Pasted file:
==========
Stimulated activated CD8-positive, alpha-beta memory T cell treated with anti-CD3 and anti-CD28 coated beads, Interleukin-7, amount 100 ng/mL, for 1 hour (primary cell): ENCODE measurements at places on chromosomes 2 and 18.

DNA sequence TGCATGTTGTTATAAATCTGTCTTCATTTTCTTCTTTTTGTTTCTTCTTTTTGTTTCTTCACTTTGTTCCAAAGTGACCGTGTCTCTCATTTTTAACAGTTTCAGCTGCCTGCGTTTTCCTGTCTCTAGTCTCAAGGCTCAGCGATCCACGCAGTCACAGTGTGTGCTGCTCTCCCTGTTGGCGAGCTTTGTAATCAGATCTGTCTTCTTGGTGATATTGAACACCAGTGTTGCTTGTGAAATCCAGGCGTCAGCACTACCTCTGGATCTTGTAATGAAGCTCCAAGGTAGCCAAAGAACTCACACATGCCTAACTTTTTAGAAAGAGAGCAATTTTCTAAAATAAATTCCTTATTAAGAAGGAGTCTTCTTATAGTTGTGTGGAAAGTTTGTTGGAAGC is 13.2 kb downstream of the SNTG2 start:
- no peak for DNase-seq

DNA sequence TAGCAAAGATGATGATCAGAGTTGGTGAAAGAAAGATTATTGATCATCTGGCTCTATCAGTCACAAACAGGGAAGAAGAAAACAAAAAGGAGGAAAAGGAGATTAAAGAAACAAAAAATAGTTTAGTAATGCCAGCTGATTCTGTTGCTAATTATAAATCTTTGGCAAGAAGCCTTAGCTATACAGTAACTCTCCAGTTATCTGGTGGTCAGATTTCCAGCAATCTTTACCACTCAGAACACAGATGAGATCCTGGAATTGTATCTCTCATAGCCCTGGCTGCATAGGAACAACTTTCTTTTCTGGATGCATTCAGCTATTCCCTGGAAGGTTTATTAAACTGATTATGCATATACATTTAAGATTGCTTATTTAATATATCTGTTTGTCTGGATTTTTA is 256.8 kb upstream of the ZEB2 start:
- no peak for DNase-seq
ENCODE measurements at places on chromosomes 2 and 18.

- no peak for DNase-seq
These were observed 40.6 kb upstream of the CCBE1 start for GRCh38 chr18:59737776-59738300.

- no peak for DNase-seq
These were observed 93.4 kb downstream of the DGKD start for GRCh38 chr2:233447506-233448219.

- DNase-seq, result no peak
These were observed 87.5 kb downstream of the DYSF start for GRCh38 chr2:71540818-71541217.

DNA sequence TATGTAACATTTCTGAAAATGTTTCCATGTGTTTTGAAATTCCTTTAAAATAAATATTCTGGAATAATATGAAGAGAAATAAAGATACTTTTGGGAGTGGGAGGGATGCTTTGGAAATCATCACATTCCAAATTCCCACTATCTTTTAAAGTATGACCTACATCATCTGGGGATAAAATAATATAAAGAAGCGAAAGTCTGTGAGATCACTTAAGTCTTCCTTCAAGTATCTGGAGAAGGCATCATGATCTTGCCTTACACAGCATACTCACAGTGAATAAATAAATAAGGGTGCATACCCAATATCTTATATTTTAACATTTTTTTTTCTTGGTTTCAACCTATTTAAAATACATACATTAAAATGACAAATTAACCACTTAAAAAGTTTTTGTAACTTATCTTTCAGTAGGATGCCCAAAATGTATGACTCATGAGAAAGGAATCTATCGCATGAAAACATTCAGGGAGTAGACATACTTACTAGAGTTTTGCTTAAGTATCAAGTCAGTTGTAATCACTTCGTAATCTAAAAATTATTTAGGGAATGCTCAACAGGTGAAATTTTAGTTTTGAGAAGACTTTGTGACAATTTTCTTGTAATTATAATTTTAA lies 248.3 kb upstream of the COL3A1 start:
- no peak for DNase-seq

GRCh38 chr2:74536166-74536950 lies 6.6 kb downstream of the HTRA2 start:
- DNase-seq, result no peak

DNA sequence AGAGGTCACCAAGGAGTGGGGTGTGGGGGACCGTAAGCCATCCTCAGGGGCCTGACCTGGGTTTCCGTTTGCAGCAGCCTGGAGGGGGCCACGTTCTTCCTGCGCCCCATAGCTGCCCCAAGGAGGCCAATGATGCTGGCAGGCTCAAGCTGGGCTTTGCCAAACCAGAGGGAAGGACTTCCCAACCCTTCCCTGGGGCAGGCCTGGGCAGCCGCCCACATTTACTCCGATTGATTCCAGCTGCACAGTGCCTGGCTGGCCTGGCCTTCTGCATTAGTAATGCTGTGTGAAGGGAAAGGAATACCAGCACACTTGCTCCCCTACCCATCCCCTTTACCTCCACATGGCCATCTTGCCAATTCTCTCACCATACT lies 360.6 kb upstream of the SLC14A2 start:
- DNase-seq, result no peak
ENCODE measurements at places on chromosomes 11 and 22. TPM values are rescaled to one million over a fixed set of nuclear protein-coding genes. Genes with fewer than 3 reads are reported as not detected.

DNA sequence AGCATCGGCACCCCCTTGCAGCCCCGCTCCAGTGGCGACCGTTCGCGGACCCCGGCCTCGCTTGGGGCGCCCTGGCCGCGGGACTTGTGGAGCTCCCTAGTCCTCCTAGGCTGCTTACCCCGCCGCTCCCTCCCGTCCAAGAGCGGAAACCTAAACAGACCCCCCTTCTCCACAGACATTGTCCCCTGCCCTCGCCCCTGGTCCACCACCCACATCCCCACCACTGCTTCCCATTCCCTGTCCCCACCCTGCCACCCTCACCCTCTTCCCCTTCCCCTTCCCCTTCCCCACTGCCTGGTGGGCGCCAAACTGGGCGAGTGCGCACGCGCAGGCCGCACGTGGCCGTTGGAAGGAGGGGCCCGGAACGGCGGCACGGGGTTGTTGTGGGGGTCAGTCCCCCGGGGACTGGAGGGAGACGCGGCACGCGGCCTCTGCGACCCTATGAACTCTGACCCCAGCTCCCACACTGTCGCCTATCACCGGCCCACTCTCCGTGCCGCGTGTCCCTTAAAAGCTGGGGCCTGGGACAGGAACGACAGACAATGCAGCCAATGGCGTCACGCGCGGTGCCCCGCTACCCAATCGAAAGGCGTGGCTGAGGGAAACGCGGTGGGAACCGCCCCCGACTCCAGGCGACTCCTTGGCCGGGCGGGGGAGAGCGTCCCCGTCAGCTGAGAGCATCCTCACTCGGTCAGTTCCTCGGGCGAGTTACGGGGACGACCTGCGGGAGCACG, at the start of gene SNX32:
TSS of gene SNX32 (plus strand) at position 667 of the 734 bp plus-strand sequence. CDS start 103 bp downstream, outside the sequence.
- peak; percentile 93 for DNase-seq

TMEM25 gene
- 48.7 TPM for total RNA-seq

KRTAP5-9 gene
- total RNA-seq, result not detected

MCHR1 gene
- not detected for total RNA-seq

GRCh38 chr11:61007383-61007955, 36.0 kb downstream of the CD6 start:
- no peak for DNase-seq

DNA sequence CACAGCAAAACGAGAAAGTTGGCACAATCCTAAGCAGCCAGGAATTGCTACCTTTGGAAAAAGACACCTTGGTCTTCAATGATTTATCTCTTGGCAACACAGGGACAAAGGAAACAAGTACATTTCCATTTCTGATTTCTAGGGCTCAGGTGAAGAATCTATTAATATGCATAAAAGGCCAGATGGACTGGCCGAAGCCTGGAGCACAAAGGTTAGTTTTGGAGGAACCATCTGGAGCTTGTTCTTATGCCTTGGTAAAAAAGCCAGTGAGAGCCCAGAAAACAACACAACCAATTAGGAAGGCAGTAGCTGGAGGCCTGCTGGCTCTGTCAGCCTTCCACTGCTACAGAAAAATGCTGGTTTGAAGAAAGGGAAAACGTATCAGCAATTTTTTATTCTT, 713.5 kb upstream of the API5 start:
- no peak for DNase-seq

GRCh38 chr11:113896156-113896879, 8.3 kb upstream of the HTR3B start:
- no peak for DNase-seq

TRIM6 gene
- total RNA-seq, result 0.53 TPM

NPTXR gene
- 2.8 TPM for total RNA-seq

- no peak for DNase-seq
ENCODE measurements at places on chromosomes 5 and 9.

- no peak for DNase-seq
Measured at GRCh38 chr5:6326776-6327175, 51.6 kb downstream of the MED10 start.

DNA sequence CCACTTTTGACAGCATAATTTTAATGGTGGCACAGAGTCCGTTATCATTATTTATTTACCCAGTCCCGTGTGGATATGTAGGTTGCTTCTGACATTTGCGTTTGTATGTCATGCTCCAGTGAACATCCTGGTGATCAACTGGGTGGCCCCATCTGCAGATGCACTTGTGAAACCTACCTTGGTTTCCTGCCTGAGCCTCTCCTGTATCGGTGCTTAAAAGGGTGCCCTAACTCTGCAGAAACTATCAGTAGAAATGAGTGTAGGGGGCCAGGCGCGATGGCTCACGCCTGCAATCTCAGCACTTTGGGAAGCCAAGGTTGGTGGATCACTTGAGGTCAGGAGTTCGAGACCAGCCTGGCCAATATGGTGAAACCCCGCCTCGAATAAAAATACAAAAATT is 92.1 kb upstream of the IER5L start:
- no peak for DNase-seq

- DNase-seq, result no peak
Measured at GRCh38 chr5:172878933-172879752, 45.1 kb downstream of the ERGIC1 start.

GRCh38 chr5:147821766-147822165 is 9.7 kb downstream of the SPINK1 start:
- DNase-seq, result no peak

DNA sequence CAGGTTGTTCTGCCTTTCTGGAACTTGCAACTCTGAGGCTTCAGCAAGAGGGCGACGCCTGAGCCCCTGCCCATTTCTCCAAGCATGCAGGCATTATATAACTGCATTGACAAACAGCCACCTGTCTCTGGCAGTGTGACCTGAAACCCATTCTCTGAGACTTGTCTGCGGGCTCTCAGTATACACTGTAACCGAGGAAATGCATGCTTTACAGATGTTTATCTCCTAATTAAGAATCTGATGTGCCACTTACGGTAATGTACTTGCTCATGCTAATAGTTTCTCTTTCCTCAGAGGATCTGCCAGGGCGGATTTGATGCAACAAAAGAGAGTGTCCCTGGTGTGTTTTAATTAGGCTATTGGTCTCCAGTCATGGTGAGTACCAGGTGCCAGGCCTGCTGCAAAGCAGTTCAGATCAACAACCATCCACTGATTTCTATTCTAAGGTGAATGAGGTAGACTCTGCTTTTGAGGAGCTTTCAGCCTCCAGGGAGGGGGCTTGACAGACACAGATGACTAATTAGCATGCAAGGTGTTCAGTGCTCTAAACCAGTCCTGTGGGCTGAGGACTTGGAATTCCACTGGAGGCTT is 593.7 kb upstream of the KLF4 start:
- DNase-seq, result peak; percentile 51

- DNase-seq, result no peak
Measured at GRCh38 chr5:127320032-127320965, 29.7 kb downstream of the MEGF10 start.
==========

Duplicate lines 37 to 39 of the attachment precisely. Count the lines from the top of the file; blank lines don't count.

NPTXR gene
- 2.8 TPM for total RNA-seq

- no peak for DNase-seq